Our 5Q Poet Interview series for National Poetry Month continues with this interview with Dana Jensen about his new book, A Meal of the Stars. I interviewed Dana the old fashioned way-- on the telephone. We had a lovely chat and I look forward to hosting him next week at the 8th annual Poetry Round up at the annual Texas Library Association conference. Meanwhile, here's Dana.
Dana Jensen both writes poetry and teaches it to children. He has taught poetry with the Twin Cities' COMPAS Writers and Artists in the School's program for many years. It was fellow Minnesota resident Joyce Sidman who connected him with her editor who worked with him on A Meal of the Stars, his first book for young readers.
About this inspiration for this collection, he writes: "The roots of these poems go way back to an early appreciation for the work of Robert Creeley, the brevity of his lines, moving down the page rather than across, and the intensity of his imagery. That concision surrounded by the openness of the page appealed to me. For some time I had been familiar with Shel Silverstein's "Lazy Jane" and a poem called "Raindrops" by Sally Burrows, both of which have lines one word long and play with the idea of the words representing rain falling down. Okay, then how about poems of that same structure, but moving up the paper as well? After that, the poems just came one after another."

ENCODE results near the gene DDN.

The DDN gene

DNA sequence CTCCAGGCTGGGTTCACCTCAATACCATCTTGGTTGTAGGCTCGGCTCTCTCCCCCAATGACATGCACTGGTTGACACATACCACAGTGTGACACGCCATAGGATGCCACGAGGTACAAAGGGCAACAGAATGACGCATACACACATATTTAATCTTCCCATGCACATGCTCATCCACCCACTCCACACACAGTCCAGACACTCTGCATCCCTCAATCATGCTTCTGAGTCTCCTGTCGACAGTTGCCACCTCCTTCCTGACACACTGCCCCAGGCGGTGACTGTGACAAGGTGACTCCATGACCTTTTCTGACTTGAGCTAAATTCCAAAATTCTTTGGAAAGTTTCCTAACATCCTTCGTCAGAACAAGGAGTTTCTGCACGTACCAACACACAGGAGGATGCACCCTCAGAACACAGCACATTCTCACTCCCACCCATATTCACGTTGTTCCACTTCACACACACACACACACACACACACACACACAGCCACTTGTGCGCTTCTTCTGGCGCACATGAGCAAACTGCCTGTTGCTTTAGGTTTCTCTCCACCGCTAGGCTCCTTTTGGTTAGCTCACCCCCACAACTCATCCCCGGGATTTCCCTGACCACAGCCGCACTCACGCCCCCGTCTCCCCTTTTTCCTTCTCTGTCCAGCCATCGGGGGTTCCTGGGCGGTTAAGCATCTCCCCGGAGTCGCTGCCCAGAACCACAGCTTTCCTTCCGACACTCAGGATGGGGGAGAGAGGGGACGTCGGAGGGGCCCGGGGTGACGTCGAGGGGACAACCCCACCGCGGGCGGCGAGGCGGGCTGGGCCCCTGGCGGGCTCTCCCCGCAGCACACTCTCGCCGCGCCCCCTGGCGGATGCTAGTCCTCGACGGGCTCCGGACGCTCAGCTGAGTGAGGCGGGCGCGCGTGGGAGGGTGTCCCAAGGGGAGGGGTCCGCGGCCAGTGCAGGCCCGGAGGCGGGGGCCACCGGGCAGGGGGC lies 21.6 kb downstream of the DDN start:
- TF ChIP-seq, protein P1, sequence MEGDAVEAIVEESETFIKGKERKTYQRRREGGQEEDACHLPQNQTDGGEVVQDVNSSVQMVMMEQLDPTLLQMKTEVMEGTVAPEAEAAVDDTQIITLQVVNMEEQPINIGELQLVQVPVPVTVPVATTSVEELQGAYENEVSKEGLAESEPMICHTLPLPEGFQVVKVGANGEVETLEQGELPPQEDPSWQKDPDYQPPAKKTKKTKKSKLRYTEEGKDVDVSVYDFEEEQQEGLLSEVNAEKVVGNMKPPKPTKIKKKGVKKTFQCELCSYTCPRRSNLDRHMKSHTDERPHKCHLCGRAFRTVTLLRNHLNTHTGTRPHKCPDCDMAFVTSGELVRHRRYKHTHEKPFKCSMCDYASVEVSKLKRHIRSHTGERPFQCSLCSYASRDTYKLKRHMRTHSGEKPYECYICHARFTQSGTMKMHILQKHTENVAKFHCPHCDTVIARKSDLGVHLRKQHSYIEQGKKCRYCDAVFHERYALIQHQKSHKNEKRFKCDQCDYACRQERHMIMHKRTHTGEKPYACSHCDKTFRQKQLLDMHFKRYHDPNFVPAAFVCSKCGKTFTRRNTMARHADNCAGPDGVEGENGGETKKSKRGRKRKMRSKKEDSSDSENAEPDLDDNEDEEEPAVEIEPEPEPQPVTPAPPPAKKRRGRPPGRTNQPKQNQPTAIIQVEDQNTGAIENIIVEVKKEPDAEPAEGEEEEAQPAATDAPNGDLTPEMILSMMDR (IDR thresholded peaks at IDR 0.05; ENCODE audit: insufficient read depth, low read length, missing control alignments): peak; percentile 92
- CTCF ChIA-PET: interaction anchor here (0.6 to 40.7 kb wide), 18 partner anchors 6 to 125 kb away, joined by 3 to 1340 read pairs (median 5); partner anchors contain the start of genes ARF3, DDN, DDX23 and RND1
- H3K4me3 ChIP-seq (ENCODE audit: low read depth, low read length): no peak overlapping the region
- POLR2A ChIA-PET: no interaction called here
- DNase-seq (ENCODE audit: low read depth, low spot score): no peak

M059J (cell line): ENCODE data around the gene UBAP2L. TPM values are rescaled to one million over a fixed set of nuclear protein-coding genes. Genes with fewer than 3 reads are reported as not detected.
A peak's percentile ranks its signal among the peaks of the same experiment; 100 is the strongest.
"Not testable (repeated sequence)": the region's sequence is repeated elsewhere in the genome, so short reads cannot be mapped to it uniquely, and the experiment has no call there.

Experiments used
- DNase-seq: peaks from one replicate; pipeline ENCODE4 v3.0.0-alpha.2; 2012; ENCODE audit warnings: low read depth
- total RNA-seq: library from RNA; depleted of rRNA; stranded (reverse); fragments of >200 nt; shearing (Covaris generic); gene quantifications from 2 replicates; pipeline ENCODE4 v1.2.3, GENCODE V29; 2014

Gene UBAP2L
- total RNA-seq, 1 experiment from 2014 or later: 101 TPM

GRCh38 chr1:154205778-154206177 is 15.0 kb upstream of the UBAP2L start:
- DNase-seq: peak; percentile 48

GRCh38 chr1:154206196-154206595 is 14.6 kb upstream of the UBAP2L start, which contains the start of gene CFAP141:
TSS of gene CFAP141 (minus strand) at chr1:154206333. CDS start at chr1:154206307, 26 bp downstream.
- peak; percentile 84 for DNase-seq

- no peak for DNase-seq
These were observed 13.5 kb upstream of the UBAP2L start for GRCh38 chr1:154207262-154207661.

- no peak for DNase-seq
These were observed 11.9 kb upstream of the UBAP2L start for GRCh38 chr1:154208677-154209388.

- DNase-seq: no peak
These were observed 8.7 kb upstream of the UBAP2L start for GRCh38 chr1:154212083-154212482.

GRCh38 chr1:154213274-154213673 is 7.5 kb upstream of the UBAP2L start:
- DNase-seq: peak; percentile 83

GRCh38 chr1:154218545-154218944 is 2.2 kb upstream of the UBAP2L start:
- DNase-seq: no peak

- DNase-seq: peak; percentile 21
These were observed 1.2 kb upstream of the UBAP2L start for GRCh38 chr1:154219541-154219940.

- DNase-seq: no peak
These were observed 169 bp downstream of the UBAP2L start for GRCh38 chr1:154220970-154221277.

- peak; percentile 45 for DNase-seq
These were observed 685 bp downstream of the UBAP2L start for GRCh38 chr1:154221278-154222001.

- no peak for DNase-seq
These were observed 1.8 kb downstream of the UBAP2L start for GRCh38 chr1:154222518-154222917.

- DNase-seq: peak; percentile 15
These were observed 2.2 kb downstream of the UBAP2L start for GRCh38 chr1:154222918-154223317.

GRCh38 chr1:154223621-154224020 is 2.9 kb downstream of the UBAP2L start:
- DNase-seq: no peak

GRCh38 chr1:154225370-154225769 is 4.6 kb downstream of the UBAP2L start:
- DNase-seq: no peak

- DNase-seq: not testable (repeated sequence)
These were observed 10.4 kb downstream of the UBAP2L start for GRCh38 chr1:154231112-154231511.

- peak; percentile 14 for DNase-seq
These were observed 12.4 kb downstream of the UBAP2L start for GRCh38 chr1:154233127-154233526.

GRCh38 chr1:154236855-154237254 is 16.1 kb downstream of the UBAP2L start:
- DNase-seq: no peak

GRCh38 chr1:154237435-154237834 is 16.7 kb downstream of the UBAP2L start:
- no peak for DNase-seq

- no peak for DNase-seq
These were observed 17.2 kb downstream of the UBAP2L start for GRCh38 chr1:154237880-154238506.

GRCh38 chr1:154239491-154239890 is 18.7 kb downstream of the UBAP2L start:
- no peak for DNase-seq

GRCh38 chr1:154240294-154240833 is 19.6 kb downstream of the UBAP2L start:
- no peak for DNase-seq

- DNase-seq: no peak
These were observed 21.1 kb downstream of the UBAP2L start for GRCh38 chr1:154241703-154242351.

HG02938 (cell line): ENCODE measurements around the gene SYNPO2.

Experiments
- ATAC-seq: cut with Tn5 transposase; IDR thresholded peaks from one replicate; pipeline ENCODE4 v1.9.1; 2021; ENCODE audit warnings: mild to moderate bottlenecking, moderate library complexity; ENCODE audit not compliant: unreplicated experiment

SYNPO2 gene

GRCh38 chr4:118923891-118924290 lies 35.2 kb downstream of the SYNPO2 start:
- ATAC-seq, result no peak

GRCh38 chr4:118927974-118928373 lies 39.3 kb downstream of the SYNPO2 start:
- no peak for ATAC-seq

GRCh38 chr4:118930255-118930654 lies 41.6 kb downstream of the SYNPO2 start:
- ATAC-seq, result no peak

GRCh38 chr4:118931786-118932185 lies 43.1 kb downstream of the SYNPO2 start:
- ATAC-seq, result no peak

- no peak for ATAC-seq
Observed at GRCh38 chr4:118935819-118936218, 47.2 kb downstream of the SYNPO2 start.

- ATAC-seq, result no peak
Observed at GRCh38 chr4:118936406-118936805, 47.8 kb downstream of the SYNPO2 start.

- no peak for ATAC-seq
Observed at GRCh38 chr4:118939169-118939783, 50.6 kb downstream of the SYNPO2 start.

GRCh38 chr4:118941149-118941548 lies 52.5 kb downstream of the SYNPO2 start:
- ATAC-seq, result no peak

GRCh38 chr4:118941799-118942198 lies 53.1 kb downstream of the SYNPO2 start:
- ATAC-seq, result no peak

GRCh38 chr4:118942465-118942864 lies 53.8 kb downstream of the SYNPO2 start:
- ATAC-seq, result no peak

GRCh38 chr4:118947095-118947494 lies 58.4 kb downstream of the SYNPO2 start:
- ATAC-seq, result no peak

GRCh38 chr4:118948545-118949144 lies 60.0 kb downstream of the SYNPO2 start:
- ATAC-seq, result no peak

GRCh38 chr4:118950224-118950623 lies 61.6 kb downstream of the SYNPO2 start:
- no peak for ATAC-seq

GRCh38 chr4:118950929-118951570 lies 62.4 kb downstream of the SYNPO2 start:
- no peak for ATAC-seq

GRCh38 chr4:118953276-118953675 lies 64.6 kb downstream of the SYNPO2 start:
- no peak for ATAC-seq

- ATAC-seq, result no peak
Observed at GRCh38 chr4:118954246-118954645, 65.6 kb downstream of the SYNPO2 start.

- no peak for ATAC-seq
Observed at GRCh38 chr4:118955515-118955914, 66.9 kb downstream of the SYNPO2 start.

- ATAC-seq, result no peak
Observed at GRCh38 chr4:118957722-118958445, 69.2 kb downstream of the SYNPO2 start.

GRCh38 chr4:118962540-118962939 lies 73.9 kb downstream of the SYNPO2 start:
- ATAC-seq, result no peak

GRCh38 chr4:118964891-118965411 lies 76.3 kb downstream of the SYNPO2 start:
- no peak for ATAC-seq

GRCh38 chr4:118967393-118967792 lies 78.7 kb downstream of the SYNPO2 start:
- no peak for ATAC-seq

A Meal of the Stars: Poems Up and Down includes 15 poems about a range of kid-friendly topics with a fresh, terse approach. Young readers will enjoy the verticality of the poems in this tall, skinny book, particularly the challenge of figuring out whether to read each one from the top down or the bottom up. Illustrator Tricia Tusa's lively cartoon art and watercolor scenes provide context and energy for the elegant poem columns.